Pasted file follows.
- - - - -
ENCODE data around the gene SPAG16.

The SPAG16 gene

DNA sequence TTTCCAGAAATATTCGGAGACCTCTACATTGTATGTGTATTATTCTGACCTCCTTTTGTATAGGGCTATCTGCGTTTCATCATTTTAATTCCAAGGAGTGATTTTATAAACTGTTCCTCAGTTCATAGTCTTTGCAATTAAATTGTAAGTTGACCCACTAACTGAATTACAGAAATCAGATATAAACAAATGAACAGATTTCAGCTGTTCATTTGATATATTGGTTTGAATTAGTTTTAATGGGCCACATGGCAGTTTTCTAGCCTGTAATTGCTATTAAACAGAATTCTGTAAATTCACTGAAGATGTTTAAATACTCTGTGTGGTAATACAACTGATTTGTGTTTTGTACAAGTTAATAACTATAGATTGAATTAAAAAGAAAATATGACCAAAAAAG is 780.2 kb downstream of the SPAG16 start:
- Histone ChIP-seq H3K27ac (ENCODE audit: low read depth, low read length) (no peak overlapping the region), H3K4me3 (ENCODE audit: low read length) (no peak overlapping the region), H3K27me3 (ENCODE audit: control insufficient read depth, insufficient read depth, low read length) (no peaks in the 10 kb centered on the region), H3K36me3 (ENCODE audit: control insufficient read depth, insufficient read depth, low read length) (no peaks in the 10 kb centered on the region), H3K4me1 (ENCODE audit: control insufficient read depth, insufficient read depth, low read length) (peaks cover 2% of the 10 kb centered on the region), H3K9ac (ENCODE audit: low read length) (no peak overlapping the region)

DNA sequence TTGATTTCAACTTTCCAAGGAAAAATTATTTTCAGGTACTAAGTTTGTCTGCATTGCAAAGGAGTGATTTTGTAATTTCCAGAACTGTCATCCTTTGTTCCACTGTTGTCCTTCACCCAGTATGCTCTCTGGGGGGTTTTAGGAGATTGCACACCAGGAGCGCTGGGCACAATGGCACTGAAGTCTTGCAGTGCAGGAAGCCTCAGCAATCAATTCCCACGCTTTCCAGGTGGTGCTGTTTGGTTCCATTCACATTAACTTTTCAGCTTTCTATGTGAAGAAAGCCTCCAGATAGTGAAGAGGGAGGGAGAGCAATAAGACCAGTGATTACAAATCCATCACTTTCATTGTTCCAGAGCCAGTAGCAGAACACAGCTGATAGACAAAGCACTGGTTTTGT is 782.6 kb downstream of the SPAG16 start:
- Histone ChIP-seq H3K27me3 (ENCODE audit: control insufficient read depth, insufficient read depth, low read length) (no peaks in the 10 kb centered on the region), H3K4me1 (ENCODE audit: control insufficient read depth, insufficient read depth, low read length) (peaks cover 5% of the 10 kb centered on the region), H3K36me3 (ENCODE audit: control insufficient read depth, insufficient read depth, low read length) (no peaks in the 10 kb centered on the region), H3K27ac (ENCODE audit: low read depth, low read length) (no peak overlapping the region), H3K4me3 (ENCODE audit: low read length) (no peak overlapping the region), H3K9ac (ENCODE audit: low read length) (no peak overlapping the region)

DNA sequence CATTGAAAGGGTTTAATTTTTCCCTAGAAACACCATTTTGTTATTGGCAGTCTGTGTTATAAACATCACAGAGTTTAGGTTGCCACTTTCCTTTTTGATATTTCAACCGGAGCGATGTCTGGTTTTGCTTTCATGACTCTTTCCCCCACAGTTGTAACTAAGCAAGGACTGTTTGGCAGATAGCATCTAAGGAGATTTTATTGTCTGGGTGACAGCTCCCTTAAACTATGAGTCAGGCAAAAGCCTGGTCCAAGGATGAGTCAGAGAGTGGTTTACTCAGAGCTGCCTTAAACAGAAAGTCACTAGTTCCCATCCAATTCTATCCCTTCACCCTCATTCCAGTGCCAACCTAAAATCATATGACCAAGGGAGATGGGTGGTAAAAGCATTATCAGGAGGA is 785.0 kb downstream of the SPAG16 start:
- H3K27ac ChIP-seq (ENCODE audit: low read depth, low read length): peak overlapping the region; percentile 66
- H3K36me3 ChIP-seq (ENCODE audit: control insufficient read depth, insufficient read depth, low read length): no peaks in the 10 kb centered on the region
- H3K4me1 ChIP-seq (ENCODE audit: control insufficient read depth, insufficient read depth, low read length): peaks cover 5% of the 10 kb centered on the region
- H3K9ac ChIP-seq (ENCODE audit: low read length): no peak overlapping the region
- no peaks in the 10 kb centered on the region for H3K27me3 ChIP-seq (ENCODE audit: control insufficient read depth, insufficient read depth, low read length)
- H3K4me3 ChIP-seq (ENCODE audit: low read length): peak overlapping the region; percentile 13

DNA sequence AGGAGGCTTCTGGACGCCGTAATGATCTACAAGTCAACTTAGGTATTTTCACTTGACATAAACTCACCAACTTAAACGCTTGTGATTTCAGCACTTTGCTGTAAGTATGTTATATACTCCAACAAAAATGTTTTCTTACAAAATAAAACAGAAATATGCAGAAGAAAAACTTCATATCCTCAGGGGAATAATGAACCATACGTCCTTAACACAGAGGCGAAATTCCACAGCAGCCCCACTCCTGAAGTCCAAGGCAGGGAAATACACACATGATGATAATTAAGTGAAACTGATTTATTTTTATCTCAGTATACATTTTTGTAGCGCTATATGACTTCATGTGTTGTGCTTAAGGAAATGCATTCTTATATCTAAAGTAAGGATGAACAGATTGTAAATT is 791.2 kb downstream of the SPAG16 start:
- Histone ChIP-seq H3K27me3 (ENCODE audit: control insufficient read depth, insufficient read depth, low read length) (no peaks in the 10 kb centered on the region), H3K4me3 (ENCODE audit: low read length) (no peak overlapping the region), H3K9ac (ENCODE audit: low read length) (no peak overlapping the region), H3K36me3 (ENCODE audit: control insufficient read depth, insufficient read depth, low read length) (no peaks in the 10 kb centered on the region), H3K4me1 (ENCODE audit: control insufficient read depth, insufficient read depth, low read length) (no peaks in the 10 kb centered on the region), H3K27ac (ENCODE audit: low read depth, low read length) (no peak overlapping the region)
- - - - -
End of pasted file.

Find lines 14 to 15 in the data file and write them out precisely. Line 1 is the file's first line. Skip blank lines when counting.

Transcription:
DNA sequence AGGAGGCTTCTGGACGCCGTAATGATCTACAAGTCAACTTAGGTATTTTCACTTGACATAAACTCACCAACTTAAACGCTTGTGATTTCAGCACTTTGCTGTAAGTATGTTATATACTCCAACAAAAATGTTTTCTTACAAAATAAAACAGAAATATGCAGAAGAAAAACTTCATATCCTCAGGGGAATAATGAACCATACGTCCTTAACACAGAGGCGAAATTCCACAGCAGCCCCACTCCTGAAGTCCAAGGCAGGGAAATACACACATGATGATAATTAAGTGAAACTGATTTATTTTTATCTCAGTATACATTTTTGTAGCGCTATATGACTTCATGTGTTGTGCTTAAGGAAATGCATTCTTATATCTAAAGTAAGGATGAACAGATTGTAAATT is 791.2 kb downstream of the SPAG16 start:
- Histone ChIP-seq H3K27me3 (ENCODE audit: control insufficient read depth, insufficient read depth, low read length) (no peaks in the 10 kb centered on the region), H3K4me3 (ENCODE audit: low read length) (no peak overlapping the region), H3K9ac (ENCODE audit: low read length) (no peak overlapping the region), H3K36me3 (ENCODE audit: control insufficient read depth, insufficient read depth, low read length) (no peaks in the 10 kb centered on the region), H3K4me1 (ENCODE audit: control insufficient read depth, insufficient read depth, low read length) (no peaks in the 10 kb centered on the region), H3K27ac (ENCODE audit: low read depth, low read length) (no peak overlapping the region)